I will now relate a phenomenon of which I was the sole witness with Madame Blavatsky. I had gone unexpectedly to her room when we were both staying at Mr. Humes in Simla, in 1881. She was sitting writing at her table, which was placed close to a small window. The room being very warm I suggested a little fresh air, and proposed opening the window, which swung from the top on hinges. With some difficulty I pushed it out from below, but in swinging back it came down on to the piece of wood intended to hold it open, which went through the glass. Madame became excited, and I, thinking it was because the glass was broken, said, Never mind, we can get it mended. She exclaimed, No, no, keep still; I saw a hand; something is going to happen. I was standing close to the window-ledge, between Madame and the window. Presently she said, Draw the curtain --- a small one just coming as far as the ledge, but I had scarcely pulled it across when she said, Draw it back, and there in front of me was a letter directed to Mr. Hume, and Favoured by Mrs. Gordon, in the handwriting so well known to me as that of Koot Hoomi. This I concluded was done that Mr. Hume might have evidence that the letters really arrived phenomenally, and I am perfectly certain that the letter was not in the place where I found it one half-minute before, and quite as certain that no human hand in the flesh put it there.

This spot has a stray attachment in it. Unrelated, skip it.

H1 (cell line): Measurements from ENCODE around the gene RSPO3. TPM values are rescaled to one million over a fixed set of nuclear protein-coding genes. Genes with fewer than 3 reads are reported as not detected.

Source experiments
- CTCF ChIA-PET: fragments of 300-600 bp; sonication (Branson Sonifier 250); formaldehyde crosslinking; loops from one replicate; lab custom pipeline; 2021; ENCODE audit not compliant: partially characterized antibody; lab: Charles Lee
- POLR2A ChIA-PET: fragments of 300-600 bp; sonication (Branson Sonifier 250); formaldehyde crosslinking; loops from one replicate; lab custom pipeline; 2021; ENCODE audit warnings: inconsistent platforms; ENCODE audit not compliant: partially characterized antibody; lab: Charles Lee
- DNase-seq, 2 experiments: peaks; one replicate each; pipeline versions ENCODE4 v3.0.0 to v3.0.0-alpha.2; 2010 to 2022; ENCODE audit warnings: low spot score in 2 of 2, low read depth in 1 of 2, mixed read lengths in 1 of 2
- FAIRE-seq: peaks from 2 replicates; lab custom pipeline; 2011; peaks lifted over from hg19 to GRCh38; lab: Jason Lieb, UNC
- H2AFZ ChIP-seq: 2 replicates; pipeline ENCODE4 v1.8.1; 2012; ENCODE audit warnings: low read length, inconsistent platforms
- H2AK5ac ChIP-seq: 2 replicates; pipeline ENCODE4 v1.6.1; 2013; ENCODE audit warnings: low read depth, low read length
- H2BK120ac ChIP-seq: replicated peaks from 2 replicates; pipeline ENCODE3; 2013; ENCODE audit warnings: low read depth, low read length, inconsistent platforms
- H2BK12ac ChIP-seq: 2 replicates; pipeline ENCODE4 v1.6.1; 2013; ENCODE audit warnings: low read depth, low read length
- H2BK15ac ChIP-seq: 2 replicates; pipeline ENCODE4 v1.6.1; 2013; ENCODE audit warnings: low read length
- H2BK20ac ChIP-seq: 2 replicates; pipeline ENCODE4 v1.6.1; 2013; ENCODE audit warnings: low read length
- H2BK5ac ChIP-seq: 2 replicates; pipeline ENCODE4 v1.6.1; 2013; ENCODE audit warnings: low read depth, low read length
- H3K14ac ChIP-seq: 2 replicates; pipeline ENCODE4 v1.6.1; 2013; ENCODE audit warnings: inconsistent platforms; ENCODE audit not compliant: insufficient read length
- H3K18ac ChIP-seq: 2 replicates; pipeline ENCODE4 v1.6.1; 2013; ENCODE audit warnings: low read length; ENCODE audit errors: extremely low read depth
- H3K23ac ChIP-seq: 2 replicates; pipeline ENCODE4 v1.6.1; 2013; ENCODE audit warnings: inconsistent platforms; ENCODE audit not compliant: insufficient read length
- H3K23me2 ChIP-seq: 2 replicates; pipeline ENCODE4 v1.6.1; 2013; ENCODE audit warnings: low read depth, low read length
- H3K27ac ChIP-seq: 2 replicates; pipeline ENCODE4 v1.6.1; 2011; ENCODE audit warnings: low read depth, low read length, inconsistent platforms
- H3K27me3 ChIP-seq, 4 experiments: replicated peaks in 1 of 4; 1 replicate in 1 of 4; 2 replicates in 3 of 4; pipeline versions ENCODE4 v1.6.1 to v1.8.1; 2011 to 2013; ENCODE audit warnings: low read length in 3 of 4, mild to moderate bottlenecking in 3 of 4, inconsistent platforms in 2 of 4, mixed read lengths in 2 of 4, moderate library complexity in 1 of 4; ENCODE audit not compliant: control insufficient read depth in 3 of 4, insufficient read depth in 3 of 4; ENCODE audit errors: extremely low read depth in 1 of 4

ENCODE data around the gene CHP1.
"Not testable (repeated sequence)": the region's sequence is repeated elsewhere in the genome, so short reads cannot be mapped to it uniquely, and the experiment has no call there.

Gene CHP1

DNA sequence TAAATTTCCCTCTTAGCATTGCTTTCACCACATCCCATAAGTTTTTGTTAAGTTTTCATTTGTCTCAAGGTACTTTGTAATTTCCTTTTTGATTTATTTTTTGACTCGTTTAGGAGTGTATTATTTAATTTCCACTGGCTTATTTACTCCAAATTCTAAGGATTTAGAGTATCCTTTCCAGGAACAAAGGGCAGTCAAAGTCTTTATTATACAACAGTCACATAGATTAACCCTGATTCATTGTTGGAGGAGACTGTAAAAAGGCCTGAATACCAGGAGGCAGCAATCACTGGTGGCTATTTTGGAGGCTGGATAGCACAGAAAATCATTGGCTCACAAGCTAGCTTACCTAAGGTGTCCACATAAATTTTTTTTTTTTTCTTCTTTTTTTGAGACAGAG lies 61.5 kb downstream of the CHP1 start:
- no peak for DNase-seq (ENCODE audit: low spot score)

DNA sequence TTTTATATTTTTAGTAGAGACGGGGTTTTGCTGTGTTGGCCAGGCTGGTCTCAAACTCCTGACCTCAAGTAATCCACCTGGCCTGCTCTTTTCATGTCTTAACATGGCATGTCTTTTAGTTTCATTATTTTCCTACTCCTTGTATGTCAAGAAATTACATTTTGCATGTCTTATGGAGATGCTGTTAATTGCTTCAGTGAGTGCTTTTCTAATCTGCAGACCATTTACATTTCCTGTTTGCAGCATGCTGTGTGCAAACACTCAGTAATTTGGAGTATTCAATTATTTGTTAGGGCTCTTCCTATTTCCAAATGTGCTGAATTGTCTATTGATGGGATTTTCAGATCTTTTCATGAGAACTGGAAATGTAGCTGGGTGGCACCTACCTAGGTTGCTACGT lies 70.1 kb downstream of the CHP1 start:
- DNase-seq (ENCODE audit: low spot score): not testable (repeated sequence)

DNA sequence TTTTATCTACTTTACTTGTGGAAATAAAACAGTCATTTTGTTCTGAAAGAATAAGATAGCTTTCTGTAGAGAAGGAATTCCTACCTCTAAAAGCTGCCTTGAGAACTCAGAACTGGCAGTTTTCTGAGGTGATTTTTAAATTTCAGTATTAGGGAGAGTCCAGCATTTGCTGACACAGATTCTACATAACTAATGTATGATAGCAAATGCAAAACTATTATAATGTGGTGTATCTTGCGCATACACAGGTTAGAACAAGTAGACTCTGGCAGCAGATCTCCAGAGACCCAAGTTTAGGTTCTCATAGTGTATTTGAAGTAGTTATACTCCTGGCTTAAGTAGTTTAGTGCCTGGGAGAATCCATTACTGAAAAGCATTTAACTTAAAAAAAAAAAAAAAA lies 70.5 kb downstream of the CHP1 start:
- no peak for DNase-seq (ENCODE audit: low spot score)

The brooch, belonging to Mrs. Hume, which was brought by Occult means has been much talked of. I was present on this occasion; it was the evening of the day on which the cup and saucer were found, which phenomenon I did not witness. We were eleven in number, dining at Mr. Humes, and the conversation, as usual, turned on these subjects; but there was nothing said to lead up directly to a demand for this brooch, as many suppose, though I have no doubt that Mrs. Hume was psychologically impressed to ask for it. Madame Blavatsky inquired whether there was anything she had lost which she valued for sentimental rather than intrinsic reasons, and while Mrs. Hume was trying to think of something, Madame Blavatsky said she must have the article very clearly defined in her mind. Mrs. Hume told me afterwards that at first she was trying to recall to memory a marquise ring, diamond-shaped, and covered with small pearls. Suddenly a light appeared to shine as if from behind her, and she saw suspended in front of her a round brooch, which she remembered at once and described, drawing also a picture of it. Madame Blavatsky then took two pieces of cigarette paper, wrapped them round a coin she wore on her chain, and hid them in the folds of her dress. She mentioned to Mr. Hume soon afterwards that the papers had been taken away. We all retired to the drawing-room, and shortly afterwards Madame Blavatsky said she had seen the locket fall on to a star-shaped flower-bed in the garden. Now, I had been living in that house for some time, and been in the garden often, but had never noticed a star-shaped bed, and I am sure Madame Blavatsky from her own knowledge was not aware that there was one, as she had never been in that garden by daylight, having been merely carried up there to dinner in a Sedan chair. Mr. Hume, Mr. and Mrs. Sinnett, and others got lanterns and went down to the star-shaped bed, which Mr. Hume, of course, knew where to find, and after a short while we who remained up on the terrace near the house heard the exclamations of those below on finding the little white parcel, which was brought to the room and there opened by Mrs. Sinnett. I should, I think, mention that Madame Blavatsky did not go down to look for the brooch. On opening the white papers, which were found to be cigarette papers, the brooch was at once recognised by Mrs. Hume, who was very much astonished at seeing it. She assured me she had almost forgotten its existence, as several years had passed since she parted with it. Many questions arose in regard to the whereabouts of the brooch during this period, and these it would be difficult to answer; the only thing which stands out quite clear is that Mrs. Hume was psychologically impressed to ask for it, and that the cigarette papers which Madame Blavatsky wrapped round her coin were used to enable her to see where the brooch fell, for on examination of the papers the distinct mark of the coin was visible on the soft tissue, and the mark also of the larger brooch with its rough pearl edge. Did such a case stand alone it would not be worth much in the eyes of the world as proof of Occult power, as it may well be argued that the whole thing could have been arranged beforehand by the aid of a confederate; but of the psychological impression there can be no doubt, and there is no doubt of the truth of this phenomenon on the minds of those who know the whole of the circumstances and the chief actors.